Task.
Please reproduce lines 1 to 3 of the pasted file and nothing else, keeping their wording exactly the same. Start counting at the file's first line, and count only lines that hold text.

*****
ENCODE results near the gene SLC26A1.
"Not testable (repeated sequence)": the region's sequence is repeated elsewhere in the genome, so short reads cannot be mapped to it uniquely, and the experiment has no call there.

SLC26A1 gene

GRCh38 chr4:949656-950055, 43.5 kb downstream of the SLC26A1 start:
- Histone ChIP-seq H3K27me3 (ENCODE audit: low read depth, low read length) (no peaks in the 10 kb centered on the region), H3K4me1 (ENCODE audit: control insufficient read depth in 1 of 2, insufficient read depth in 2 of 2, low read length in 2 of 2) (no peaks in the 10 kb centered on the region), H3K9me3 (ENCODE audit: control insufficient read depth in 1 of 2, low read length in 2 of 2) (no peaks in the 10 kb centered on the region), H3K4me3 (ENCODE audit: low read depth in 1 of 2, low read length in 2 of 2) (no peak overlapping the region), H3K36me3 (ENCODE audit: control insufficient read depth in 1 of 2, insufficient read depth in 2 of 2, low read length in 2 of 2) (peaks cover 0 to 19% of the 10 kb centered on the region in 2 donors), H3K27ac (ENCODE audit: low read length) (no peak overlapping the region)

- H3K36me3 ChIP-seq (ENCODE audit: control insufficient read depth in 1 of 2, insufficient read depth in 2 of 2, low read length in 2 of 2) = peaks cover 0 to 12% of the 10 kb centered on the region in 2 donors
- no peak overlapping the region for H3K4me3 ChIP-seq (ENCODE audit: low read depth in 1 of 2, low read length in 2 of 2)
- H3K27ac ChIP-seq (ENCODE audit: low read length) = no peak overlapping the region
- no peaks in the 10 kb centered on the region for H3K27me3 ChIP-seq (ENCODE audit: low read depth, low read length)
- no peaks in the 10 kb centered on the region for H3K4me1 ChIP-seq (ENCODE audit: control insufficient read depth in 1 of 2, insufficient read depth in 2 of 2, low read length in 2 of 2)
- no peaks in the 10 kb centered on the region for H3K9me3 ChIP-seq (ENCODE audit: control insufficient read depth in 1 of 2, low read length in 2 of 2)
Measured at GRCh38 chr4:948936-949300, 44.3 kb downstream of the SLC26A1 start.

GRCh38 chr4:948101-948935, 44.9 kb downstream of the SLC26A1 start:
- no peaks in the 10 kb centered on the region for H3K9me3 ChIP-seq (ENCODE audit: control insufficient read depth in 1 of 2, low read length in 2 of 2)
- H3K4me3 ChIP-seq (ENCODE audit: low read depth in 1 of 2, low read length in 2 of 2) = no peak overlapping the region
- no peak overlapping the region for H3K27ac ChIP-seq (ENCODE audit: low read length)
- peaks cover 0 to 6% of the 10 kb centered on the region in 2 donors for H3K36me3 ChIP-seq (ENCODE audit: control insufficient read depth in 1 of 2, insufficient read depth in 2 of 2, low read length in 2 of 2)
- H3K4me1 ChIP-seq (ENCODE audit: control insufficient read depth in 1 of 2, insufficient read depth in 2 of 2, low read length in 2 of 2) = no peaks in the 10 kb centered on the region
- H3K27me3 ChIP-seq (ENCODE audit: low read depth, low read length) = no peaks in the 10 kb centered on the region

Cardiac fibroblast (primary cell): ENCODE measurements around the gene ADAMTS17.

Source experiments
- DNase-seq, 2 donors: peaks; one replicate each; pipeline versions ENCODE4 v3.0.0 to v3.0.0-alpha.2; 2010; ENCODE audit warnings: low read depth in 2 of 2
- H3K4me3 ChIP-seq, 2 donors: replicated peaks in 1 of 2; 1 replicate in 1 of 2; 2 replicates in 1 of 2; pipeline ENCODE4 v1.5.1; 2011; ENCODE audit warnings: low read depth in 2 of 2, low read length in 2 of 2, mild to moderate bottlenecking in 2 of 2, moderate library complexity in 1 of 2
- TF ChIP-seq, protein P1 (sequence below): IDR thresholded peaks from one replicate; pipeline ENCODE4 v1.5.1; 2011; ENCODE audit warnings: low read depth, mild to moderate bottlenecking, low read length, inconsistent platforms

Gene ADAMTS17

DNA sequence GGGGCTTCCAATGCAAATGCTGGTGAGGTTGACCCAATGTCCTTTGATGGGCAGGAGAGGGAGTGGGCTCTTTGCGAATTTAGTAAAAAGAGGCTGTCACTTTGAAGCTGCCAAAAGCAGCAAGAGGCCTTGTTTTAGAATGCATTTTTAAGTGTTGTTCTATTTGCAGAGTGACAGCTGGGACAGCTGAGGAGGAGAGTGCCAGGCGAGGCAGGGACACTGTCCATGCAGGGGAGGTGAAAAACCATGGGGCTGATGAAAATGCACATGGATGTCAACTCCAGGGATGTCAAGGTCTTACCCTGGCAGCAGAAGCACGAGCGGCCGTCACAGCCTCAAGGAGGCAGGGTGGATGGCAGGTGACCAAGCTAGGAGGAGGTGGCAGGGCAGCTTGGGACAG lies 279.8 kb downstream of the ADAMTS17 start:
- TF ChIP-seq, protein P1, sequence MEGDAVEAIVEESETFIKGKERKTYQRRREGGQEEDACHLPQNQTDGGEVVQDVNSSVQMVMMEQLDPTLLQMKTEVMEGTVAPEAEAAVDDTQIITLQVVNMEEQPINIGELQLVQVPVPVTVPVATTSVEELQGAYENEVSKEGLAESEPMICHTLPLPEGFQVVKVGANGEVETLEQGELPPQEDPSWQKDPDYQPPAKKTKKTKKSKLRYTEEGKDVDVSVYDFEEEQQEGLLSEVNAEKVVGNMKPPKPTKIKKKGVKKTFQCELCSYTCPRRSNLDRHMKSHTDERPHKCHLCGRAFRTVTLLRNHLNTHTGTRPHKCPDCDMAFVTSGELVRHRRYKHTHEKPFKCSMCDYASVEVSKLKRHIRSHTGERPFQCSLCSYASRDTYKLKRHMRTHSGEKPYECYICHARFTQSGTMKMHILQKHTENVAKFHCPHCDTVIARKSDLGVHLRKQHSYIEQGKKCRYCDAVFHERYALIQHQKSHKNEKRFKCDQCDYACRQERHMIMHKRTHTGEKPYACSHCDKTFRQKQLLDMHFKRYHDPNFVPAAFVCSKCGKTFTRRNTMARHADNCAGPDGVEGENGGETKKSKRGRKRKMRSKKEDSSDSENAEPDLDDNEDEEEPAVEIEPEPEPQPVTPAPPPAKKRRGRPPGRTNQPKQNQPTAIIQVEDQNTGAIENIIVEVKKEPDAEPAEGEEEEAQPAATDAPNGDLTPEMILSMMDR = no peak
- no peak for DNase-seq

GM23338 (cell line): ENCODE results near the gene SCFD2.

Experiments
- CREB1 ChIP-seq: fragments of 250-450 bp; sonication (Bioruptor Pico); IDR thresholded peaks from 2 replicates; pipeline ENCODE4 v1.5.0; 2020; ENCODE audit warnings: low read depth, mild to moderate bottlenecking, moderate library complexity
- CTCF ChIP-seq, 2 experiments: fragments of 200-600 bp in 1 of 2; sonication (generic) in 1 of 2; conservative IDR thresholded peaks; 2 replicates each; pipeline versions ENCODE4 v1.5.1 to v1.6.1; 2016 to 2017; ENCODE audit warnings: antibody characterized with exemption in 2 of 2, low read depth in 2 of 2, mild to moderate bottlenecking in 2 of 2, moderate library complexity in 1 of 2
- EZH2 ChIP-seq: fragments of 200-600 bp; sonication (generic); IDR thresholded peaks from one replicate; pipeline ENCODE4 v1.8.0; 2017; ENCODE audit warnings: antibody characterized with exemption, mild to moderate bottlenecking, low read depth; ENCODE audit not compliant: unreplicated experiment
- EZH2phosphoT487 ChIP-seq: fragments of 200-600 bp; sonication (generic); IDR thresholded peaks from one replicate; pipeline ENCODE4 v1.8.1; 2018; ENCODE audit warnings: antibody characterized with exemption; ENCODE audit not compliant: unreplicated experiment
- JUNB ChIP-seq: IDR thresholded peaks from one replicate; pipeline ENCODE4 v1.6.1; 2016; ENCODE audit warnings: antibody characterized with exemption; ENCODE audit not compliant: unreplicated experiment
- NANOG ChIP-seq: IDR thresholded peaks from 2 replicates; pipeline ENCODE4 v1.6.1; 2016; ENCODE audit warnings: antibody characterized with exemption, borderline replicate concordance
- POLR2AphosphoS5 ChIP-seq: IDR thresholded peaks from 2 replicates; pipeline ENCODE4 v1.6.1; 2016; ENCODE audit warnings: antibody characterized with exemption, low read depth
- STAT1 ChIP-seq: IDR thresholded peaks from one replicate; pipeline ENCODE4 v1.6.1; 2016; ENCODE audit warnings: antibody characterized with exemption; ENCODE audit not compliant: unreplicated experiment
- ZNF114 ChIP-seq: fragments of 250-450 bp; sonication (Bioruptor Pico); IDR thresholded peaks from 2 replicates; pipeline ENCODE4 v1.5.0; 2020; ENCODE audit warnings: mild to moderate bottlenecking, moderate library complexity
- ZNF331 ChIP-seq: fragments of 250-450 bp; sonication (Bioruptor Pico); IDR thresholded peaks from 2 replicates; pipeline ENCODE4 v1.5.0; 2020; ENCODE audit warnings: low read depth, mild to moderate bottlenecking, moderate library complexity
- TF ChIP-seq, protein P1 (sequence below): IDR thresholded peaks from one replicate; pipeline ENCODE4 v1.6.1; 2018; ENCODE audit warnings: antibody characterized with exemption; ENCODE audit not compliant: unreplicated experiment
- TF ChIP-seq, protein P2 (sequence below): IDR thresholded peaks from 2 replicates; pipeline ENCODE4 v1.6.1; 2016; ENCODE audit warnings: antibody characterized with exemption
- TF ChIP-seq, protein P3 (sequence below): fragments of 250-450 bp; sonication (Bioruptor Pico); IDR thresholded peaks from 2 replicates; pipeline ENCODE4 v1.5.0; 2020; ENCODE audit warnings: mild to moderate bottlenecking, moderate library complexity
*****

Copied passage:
ENCODE results near the gene SLC26A1.
"Not testable (repeated sequence)": the region's sequence is repeated elsewhere in the genome, so short reads cannot be mapped to it uniquely, and the experiment has no call there.

SLC26A1 gene